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After The Machinists Vote, Labor Seeks New Directions

Flickr Photo/Curtis Cronn (CC-BY-NC-ND)
Seattle's Labor Temple, with its distinctive neon sign

The idea of coming together in common cause is woven into Washington’s social fabric, especially into its union history. But labor has suffered reversals before, and it suffered a large one on Jan. 3, when the Machinists union voted by a narrow margin to abandon the Boeing pension plan. At stake was a key production line.

Now union members and leaders  are asking themselves – how can the labor movement recover when one of the strongest unions in the country buckled under the pressure? Among them was Billy Cox, who went to the Machinists’ Hall in South Seattle to find answers for himself and his colleagues.

“I want to not only be  looking at short term – what’s happening now – but I want to know what we are going to be doing and what we’re going to look like as a union ten years from now,” he said in an interview. 

Cox said he and his colleagues are concerned about the future. “We’re looking for information to see how we can come back together as a complete, whole union. Because the union was split.”

Seattle’s roots in the labor movement are deep. This was the site of the nation’s first city-wide general strike in 1919. The old Labor Temple in Belltown, with its mid-century features and famous neon sign, is still the central place where the labor movement comes together.

But the building is showing its age. David Freiboth, the executive secretary of the King County Labor Council, which represents dozens of local unions, has been working on restoring the building.

Ensuring the Labor Temple has a future is very much on his mind, though he acknowledged labor’s challenges. According to the Bureau of Labor Statistics, union membership nationally has fallen by nearly half over the last 30 years.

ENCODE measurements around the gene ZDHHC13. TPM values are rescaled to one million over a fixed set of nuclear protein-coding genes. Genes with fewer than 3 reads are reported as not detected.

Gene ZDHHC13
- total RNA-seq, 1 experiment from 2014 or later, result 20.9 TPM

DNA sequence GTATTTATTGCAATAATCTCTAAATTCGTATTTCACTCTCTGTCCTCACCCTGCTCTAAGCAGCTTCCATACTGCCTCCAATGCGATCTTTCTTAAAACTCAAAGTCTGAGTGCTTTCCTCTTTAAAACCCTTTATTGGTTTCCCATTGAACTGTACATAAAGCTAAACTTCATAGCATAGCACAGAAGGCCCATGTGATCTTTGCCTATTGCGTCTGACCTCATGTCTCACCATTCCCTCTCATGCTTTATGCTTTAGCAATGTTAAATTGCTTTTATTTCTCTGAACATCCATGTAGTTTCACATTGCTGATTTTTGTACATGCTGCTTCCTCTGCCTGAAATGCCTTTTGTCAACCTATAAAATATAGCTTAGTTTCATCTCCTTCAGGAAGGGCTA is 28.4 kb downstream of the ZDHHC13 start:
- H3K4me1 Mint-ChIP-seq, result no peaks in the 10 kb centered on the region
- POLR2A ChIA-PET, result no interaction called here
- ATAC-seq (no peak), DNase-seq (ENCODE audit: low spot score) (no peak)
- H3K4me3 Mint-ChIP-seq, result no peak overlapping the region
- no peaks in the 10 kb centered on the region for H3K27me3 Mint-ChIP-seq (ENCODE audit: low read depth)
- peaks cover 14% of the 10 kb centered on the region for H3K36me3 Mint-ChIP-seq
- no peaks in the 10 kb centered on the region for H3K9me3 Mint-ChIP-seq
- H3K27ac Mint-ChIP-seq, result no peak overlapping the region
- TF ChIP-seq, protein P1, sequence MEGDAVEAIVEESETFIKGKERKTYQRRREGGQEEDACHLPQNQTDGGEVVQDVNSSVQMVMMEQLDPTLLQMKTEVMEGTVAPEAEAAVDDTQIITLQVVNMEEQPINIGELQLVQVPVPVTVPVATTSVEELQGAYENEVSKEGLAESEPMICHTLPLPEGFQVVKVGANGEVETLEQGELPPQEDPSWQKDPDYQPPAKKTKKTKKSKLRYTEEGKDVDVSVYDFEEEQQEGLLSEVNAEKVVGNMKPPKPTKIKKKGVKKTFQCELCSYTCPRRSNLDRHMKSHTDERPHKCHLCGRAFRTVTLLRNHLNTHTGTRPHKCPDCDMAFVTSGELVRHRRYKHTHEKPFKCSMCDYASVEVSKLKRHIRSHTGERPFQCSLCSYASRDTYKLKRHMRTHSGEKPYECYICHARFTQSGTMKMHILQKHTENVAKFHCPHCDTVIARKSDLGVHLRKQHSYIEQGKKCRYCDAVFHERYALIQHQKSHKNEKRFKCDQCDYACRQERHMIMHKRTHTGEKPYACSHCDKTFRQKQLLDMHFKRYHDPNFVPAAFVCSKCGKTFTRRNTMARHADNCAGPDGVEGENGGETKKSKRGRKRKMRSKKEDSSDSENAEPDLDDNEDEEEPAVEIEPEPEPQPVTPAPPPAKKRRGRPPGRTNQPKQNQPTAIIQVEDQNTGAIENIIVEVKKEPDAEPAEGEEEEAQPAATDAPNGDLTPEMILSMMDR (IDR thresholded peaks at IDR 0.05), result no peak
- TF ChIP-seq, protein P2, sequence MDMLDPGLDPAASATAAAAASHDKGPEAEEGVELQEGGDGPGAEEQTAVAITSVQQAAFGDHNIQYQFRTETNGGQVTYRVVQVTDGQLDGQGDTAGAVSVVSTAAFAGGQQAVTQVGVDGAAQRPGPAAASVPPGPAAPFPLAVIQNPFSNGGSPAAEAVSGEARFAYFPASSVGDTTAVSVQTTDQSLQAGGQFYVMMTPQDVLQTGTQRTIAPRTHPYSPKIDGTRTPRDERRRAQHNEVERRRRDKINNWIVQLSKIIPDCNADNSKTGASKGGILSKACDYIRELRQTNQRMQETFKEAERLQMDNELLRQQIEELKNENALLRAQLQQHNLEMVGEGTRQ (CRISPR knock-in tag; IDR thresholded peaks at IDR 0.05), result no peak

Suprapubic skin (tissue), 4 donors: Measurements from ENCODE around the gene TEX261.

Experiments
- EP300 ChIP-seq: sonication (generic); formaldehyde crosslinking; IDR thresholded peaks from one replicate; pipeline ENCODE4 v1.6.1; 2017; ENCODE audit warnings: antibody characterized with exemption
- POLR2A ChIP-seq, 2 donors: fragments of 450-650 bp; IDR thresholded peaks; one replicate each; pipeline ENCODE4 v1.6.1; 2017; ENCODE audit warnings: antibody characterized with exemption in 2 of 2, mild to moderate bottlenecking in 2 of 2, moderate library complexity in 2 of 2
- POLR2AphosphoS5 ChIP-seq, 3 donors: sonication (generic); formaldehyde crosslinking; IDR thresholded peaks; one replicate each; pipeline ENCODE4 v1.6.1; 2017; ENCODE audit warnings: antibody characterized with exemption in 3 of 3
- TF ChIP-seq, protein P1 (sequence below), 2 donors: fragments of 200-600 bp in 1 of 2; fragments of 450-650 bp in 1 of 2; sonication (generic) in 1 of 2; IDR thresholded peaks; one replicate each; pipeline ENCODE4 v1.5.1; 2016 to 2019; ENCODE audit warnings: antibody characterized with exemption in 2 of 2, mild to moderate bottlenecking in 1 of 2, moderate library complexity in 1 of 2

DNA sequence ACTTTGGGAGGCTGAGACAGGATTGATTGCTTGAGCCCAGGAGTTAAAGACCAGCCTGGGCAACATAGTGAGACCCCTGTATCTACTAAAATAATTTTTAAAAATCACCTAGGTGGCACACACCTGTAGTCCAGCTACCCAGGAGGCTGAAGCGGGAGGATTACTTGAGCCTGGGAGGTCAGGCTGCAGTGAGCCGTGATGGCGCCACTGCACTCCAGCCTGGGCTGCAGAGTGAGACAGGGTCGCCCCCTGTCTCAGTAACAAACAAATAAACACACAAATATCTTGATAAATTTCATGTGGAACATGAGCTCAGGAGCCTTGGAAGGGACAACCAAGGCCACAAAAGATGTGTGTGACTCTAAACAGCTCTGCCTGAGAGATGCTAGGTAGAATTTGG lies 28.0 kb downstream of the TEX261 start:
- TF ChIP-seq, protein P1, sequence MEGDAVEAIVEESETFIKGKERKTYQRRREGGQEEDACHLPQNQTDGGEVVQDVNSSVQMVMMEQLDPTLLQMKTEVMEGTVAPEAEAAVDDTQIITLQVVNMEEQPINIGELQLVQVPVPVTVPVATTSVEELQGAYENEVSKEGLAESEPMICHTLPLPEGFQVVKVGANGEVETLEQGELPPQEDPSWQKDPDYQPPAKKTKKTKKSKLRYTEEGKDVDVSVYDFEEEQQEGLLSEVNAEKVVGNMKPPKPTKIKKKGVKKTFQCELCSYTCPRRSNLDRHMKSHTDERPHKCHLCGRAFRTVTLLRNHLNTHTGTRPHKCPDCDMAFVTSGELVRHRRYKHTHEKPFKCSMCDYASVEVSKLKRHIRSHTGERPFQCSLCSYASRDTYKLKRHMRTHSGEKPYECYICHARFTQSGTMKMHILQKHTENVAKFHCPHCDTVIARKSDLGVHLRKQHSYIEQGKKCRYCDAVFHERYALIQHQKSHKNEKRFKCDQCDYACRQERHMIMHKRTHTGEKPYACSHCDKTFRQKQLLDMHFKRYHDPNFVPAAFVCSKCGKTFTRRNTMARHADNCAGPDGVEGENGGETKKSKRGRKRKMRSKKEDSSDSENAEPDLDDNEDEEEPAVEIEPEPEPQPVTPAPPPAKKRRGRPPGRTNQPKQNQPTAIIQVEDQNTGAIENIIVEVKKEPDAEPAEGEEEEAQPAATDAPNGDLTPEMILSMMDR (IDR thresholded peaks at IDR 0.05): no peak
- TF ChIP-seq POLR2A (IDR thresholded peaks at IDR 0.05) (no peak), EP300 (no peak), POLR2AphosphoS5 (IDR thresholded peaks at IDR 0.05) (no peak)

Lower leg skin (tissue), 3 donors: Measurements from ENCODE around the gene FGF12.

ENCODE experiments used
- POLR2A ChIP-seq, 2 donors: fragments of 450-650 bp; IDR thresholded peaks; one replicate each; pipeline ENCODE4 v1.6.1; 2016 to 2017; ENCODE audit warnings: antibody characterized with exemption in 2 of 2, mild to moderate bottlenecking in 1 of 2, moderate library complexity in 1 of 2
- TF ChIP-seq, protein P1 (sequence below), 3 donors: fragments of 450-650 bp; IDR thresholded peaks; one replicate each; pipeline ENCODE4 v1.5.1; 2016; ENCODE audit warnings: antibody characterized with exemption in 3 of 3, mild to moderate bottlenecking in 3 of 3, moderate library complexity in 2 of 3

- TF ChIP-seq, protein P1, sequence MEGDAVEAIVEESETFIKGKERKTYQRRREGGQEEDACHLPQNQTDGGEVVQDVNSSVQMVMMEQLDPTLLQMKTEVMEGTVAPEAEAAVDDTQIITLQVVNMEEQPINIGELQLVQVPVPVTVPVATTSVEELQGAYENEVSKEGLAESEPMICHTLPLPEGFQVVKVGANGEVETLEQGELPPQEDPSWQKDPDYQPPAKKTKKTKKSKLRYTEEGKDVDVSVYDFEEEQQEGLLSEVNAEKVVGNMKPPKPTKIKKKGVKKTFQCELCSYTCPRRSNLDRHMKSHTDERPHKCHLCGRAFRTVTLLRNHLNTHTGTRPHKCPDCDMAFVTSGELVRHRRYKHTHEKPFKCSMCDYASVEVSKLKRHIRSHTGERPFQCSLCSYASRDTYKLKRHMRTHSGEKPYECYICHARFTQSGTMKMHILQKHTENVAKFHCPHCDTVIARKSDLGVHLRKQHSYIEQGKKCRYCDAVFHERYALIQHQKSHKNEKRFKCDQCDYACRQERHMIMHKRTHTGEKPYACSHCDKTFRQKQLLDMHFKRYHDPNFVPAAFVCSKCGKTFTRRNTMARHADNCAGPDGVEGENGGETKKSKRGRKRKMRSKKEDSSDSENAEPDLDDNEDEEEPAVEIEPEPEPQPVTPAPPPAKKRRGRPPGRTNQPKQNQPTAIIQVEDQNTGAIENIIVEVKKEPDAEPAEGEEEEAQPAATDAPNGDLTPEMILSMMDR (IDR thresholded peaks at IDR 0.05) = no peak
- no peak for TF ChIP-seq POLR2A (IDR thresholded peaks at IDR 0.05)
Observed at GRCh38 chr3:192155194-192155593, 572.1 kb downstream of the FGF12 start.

Freiboth said things are going to change. “And that’s a good thing. There may be certain structures in the existing labor movement that don't survive, but until someone comes up with a method to keep the excesses of the market from impoverishing huge amounts of people,” there will always be a need for the labor movement, he said.

The question is how it will become effective again. “The realization that we have come to is that unions by themselves can’t make the type of political and social change that needs to be made,” said Jeff Johnson, president of the Washington State Labor Council, the state’s largest union group.

“The salvation for rebuilding a middle class and for creating pathways for workers that are stuck in low wage jobs,” he said, “is to create a much more vibrant labor movement” by helping other movements.

Unions have been using their talent for organizing to strengthen causes tied to worker issues. Those movements include the Occupy movement from two years ago, the current fast food workers movement and the SeaTac $15 minimum wage campaign, which won success at the polls but is being whittled away in court.  

The people involved in these campaigns need a place to gather, and places like the Labor Temple make that possible. But Boeing’s round with the Machinists shows what huge economic forces they’re all up against.

Lewis Mandell, a financial economist, said in this globalized, hard-bitten economy, the profit motive is what wins.

“If I’m working on behalf of my shareholders as CEO of Boeing, then it’s my job to maximize my profits,” he said in an interview. “If I find that  my workers can be replaced by robots or can be replaced by workers in Carolina, then it’s going to be my decision to say that’s for the benefit of my shareholders.”

That’s okay, said Freiboth. “What that means is it’s our job to make sure that the people that produce that wealth for the investors are fairly compensated. And left to their own devices, the market can’t fairly compensate people.”